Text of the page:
For decades after the discovery of Tutankhamen's tomb, the dazzling treasures found along with the mummy distracted many of us from the actual events of Tutankhamen's life. But take a look at the body itself--cranialX-rays reveal a location on the back of the skull that may indicate a hemorrhage, perhaps one caused by a deliberate blow. The question thus arises: Was King Tut murdered?
Egyptologist Bob Brier specializes in paleopathology, the study of diseases in the ancient world. In essence, he performs high-tech autopsies on 3,000-year-old corpses. (He's also taken part in a re-creation of Egyptian mummification techniques, including the extraction of the brain through the nasal passages.) Here, he examines the X-rays and other photographic evidence, correlating it with the research of other Egyptologists, and concludes that Tutankhamen was the victim of political and religious intrigues that developed into a fatal conspiracy. True crime buffs and historians alike will find much to like in Brier's fast-paced recounting of his investigations.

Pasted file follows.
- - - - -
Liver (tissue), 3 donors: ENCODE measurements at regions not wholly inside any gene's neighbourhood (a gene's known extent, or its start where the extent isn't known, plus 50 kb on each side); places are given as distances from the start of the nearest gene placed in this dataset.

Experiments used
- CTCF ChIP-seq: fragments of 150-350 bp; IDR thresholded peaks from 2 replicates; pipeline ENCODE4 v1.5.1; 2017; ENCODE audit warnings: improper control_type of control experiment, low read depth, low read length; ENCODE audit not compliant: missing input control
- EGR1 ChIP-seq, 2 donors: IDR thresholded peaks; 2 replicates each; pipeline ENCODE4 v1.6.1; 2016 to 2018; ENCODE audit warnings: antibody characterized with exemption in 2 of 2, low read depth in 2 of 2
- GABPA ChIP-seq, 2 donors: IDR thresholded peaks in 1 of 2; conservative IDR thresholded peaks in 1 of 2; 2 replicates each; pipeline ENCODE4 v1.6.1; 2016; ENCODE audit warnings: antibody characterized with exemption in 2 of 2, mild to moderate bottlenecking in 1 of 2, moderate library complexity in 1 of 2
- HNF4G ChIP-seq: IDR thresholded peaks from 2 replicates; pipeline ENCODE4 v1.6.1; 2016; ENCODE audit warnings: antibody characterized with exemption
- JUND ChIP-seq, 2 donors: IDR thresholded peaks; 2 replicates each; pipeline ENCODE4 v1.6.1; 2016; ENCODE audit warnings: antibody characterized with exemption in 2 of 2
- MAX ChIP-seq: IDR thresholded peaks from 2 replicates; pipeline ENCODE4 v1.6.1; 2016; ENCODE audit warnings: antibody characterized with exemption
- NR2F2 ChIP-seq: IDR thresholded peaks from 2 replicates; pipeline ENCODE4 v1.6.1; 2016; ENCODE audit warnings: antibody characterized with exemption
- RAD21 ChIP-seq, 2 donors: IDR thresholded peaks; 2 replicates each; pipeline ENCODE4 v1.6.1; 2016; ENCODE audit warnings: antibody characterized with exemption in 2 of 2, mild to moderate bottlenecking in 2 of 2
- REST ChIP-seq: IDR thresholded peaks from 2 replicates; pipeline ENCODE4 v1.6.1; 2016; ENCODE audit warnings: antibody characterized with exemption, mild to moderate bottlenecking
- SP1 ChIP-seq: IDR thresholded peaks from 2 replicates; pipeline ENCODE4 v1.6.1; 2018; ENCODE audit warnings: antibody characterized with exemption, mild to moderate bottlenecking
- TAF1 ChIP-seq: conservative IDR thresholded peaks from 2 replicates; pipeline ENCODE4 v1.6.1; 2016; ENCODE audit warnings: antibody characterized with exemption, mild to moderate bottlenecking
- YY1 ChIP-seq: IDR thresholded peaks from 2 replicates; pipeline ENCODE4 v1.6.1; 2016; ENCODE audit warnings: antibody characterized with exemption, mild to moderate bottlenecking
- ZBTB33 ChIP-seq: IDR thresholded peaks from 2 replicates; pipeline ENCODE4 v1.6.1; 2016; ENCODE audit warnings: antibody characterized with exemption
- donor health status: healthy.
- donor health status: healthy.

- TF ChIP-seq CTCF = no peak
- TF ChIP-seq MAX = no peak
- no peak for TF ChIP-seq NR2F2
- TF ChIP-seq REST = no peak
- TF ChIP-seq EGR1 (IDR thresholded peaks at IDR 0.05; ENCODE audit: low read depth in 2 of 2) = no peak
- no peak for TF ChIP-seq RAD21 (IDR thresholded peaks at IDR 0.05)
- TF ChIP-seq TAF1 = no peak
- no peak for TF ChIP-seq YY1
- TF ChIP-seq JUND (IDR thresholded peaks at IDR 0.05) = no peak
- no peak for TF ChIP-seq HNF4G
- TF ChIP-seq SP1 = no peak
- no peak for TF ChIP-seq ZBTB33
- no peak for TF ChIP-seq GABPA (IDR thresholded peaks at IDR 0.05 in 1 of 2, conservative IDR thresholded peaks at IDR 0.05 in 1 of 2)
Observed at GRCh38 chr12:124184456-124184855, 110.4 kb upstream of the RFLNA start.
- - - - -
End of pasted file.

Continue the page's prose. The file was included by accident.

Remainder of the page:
From School Library Journal
YA-Was Tutankhamen murdered? Brier presents his hypothesis in an engrossing tale that moves along at the pace of a well-crafted whodunit. In lucid prose, he gives the lay person an informative overview of Egyptian history prior to Tutankhamen's reign with special emphasis on his father, Amenhotep IV, who instituted the cult of Aten. As little is known about Tutankhamen's life, Brier reconstructs from wall paintings and hieroglyphic tablets and columns a perfectly plausible and fascinating picture of the boy-pharaoh's friendship with, then marriage to his half-sister Ankhesenamen and their daily life. Before reaching his 20th birthday, Tutankhamen died. His Grand Vizier, Aye, was named pharaoh, Ankhesenamen petitioned her sworn enemies, the Hittites, for a prince to become her consort, and this prince was killed en route to Egypt. A logical case is presented for murder: X rays of Tutankhamen's skull reveal what might be interpreted as a blow to his head; the Grand Vizier who succeeds the childless pharaoh wanted power; Ankhesenamen strangely disappeared after an arranged marriage to his successor. Brier obviously knows his subject and is impassioned by it. Readers who enjoy history or true-crime stories will be intrigued by this work. A detailed bibliography invites further reading.Helena Ferret, Chantilly Regional Library, VA
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